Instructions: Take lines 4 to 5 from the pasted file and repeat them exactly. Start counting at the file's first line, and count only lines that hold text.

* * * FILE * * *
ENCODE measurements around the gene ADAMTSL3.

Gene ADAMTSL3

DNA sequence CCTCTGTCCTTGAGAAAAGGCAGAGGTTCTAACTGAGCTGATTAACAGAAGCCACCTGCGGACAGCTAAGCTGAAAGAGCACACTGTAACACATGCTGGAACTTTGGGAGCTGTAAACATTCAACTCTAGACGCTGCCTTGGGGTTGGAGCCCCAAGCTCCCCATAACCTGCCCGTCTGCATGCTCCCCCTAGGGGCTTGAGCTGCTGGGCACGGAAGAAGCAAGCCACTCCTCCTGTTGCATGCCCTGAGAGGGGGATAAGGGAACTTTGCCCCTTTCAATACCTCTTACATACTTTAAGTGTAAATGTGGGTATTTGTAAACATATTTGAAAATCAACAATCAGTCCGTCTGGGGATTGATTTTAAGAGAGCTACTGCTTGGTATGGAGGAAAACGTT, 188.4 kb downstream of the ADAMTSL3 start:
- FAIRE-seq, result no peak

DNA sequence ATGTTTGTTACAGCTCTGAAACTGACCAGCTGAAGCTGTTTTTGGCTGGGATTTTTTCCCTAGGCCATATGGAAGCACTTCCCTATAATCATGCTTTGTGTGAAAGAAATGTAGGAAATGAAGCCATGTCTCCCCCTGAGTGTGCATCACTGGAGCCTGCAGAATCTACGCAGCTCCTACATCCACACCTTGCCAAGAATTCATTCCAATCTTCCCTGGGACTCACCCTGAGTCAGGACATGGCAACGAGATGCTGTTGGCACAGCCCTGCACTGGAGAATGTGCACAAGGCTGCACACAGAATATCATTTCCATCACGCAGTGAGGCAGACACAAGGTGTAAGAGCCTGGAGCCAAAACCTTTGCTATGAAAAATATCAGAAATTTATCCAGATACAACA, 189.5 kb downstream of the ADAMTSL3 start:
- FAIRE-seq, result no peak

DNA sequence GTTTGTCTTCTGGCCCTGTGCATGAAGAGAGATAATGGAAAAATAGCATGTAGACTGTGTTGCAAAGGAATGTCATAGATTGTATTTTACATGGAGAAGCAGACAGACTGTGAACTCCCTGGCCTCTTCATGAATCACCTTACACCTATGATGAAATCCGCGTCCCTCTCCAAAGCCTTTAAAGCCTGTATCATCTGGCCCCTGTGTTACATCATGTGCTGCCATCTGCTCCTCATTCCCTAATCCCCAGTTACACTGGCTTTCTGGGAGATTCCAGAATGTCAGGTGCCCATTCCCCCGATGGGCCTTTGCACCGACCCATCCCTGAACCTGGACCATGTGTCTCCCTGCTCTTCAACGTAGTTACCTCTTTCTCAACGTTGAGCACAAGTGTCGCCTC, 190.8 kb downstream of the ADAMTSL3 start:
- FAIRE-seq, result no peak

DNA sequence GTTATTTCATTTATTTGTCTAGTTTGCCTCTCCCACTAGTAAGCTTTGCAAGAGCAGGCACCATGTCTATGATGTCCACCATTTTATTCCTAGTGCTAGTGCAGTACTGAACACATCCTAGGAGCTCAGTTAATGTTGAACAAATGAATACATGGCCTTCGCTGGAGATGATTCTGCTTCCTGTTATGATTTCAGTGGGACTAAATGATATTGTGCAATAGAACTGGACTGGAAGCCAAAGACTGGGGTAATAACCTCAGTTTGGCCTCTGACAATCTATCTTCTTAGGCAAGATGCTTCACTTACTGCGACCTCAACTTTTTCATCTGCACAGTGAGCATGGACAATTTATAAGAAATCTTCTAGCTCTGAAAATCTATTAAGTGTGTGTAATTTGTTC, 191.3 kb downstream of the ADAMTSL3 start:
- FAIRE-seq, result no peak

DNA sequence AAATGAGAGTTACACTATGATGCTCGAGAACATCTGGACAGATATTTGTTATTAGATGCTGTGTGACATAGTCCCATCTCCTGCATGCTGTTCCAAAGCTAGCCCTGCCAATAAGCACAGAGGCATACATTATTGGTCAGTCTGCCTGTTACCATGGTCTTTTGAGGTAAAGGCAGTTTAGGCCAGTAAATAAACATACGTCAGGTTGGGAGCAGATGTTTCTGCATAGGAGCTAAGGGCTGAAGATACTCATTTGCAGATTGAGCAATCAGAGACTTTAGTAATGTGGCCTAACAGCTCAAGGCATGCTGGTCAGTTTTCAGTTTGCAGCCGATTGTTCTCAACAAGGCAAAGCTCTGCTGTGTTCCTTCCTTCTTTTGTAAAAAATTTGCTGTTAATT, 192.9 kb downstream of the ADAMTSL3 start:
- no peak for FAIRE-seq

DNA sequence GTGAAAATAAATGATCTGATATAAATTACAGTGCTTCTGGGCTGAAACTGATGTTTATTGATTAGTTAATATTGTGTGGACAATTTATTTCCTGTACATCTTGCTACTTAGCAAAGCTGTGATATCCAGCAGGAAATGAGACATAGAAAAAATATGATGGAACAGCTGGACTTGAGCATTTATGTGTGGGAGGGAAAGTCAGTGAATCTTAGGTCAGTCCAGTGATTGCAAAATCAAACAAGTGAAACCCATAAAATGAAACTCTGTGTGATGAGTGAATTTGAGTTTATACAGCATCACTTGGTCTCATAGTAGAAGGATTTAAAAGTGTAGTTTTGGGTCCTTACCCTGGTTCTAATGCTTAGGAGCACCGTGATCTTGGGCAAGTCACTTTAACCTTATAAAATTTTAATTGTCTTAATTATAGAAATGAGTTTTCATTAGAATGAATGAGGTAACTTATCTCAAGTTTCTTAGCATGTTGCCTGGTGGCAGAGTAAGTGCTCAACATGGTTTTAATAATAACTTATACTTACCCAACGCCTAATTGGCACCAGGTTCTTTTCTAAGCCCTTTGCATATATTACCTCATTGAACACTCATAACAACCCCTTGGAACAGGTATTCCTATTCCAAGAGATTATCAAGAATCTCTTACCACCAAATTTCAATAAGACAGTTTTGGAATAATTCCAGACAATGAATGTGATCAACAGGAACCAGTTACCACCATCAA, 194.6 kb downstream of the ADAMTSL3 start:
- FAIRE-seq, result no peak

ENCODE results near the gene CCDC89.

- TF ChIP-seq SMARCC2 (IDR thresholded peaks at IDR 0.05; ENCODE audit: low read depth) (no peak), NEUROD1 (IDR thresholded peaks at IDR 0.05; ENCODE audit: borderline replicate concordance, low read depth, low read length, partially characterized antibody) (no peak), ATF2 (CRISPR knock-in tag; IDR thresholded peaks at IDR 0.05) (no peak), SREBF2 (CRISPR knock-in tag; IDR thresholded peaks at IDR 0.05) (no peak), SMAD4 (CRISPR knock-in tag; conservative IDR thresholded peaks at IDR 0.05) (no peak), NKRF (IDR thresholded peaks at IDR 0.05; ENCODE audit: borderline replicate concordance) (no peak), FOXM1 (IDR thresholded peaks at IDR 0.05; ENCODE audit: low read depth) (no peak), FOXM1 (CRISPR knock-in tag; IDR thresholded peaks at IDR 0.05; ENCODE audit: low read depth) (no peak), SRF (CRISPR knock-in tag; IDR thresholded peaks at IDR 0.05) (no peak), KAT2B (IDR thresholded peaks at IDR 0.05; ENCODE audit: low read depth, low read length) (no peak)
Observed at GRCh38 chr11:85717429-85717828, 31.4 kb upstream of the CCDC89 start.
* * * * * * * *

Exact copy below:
- FAIRE-seq, result no peak

DNA sequence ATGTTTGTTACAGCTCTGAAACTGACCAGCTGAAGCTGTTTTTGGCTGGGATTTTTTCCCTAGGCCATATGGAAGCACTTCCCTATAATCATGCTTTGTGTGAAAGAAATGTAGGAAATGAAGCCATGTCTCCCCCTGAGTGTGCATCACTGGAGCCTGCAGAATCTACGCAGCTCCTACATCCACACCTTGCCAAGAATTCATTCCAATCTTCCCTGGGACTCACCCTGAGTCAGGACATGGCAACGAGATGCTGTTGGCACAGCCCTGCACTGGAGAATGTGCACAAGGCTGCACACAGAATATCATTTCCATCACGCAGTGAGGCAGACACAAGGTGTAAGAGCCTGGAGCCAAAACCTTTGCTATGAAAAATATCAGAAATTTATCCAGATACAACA, 189.5 kb downstream of the ADAMTSL3 start: